In an alternate world where everyone has nine lives to live, a problem arises. Each time you die, you come back with new “upgraded” features, but you can also come back with a disease that threatens your memories and life. This is the premise for “Nine,” by Zach Hines.

Julian a senior in high school is only on his first life, but everyone else in school, especially the “Burners,” a killing club, are delighted to burn through their lives. Julian doesn’t want to because of his past experiences. However, he has to eventually die because of a government regulation, an attempt to control the population.

His mother, on the other hand, burned through her lives quickly and got the disease that lead to her near death, but something seems off about that. Julian has to do the one thing he doesn’t want to do, for the sake of his family—figure out the mystery behind his mother. He has to die for the first time, and those who have done so never forget their first time.

When Julian finally dies, he discovers the untold truth and horror of the rebirth system. He uncovers secrets with help from others, but will he uncover the truth for the world to see, or lose all of his lives in the process?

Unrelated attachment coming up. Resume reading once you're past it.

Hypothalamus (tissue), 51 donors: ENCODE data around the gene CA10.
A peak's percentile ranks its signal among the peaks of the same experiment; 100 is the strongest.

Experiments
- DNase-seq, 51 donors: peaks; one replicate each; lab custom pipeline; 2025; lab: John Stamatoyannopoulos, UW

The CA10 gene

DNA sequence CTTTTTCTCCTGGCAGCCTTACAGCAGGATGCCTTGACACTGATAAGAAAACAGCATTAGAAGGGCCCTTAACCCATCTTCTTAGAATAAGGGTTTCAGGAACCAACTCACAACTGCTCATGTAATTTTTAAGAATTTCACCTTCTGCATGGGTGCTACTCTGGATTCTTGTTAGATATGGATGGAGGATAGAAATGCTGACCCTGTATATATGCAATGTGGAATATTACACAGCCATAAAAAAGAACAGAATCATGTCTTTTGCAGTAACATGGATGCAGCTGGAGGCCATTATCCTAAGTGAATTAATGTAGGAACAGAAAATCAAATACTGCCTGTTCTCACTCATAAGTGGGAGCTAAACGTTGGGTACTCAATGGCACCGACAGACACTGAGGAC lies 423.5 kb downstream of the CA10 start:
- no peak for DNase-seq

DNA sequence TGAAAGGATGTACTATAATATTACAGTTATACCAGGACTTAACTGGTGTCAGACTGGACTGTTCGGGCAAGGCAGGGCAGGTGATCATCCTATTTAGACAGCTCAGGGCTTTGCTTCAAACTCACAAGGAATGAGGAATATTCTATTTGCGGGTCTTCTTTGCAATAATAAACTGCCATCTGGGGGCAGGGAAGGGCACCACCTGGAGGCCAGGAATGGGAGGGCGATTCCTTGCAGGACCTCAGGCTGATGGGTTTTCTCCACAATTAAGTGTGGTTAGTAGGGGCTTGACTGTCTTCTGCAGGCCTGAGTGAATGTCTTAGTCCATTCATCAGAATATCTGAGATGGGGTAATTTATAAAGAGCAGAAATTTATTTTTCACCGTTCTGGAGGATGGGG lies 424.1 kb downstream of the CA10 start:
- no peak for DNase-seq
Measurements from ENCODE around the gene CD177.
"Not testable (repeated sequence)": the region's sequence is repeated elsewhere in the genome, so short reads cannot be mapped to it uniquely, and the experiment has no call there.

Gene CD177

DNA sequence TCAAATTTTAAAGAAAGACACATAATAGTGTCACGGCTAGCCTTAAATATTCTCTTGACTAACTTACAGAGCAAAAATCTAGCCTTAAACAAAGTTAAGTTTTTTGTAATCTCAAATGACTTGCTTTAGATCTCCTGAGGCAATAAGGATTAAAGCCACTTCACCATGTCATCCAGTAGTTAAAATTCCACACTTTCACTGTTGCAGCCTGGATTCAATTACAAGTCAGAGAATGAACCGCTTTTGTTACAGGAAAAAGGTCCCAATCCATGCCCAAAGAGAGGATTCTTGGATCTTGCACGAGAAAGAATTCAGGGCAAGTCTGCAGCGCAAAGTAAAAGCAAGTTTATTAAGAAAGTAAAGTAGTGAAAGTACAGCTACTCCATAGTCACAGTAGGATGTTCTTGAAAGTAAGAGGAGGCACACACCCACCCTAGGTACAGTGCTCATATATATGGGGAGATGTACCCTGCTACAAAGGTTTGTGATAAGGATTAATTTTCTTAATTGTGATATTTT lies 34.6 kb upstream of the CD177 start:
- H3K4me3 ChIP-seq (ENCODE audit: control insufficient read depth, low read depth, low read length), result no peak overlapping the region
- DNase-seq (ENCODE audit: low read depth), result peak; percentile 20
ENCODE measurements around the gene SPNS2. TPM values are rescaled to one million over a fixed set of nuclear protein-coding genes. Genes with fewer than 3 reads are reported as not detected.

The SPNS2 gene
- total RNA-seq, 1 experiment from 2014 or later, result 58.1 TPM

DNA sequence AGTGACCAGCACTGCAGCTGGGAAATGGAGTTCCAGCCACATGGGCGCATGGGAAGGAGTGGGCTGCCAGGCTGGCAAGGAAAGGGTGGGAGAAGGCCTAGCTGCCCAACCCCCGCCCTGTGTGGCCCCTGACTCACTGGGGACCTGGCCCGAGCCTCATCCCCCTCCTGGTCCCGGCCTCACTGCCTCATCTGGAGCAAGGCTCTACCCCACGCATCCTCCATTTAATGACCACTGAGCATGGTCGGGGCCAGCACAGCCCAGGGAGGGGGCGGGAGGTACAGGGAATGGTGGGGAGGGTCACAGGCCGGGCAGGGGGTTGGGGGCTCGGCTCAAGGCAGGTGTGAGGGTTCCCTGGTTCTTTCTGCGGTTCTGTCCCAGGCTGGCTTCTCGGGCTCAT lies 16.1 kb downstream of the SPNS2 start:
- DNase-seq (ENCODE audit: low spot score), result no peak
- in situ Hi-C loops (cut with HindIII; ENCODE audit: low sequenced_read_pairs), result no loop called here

Author Zach Hines pulls you in from the get-go with “Nine,” a debut that could go many different directions. It’s a strange book, but delightfully so, painting a vivid picture of the world and its characters. Julian is a fantastic, believable protagonist who faces a lot of problems as he tries to find himself.

Readers will root for him and his beliefs, as they move deeper into the layers of this dystopian world, one that suddenly appears to be close to our own. Overall this book was great with a premise that was weird, interesting, and creative. It leaves off with questions, so perhaps there will be a follow up book. If not, “Nine” is a great standalone.